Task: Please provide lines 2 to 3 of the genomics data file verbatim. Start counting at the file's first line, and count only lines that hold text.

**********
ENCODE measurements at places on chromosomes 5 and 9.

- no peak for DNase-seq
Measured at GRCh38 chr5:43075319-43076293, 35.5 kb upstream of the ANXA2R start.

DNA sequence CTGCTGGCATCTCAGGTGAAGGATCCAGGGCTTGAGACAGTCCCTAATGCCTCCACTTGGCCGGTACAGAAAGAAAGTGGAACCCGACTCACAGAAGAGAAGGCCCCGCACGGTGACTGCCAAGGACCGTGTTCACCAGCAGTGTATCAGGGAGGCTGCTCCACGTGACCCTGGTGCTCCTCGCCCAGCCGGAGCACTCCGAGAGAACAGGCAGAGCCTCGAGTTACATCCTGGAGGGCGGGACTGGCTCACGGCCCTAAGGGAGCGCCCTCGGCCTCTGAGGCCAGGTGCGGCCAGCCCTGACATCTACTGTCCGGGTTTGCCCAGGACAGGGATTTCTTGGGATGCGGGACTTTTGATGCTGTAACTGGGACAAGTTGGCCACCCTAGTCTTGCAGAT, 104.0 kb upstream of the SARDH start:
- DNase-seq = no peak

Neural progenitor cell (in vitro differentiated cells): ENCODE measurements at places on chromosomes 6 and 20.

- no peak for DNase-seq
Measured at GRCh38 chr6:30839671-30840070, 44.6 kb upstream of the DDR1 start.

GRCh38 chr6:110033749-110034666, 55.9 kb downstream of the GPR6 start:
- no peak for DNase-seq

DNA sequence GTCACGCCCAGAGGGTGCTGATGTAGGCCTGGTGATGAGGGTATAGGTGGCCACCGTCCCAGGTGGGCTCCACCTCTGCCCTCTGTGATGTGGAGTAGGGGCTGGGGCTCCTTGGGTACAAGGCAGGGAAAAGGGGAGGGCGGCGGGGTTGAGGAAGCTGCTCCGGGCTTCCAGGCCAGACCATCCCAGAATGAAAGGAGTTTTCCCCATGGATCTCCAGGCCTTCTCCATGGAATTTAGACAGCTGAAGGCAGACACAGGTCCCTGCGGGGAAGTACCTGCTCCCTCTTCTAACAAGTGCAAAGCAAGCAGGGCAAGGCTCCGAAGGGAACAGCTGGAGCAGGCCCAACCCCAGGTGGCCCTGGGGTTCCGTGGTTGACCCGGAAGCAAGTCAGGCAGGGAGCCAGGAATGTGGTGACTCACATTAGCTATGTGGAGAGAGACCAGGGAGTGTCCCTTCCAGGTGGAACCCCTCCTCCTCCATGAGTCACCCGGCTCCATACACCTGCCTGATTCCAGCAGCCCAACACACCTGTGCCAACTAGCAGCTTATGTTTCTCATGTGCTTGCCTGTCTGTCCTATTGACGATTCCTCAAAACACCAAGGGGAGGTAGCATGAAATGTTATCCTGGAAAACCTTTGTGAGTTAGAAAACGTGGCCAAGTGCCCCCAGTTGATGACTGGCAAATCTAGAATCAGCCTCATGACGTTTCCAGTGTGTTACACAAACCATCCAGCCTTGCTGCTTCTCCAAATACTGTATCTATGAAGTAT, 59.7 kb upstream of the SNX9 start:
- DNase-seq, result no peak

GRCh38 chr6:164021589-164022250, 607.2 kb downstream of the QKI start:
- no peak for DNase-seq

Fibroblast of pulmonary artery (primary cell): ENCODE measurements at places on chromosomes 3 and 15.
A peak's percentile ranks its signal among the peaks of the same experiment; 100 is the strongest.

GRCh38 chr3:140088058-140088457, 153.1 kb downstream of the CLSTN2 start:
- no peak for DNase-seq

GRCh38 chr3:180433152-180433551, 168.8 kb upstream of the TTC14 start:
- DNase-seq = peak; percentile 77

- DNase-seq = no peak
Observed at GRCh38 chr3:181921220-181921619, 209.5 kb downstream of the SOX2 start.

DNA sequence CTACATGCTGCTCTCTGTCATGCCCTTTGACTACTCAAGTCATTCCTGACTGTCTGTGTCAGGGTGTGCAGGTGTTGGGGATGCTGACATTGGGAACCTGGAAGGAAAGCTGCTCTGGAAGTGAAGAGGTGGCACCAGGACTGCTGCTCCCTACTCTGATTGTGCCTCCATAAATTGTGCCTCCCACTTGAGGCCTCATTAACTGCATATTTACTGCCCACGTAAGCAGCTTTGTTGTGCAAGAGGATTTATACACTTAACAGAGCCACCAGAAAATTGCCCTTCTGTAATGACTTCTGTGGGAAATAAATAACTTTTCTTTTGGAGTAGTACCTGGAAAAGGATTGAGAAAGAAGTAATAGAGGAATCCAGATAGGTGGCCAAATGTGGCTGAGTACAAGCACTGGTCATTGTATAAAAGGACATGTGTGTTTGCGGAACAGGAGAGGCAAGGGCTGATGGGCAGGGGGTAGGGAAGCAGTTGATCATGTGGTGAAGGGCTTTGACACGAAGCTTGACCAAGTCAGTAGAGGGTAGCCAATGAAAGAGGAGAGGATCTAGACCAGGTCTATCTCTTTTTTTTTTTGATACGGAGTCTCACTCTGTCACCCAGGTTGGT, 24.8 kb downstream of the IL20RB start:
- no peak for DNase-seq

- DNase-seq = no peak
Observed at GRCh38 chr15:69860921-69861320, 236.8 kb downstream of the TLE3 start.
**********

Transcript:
- no peak for DNase-seq
Measured at GRCh38 chr5:43075319-43076293, 35.5 kb upstream of the ANXA2R start.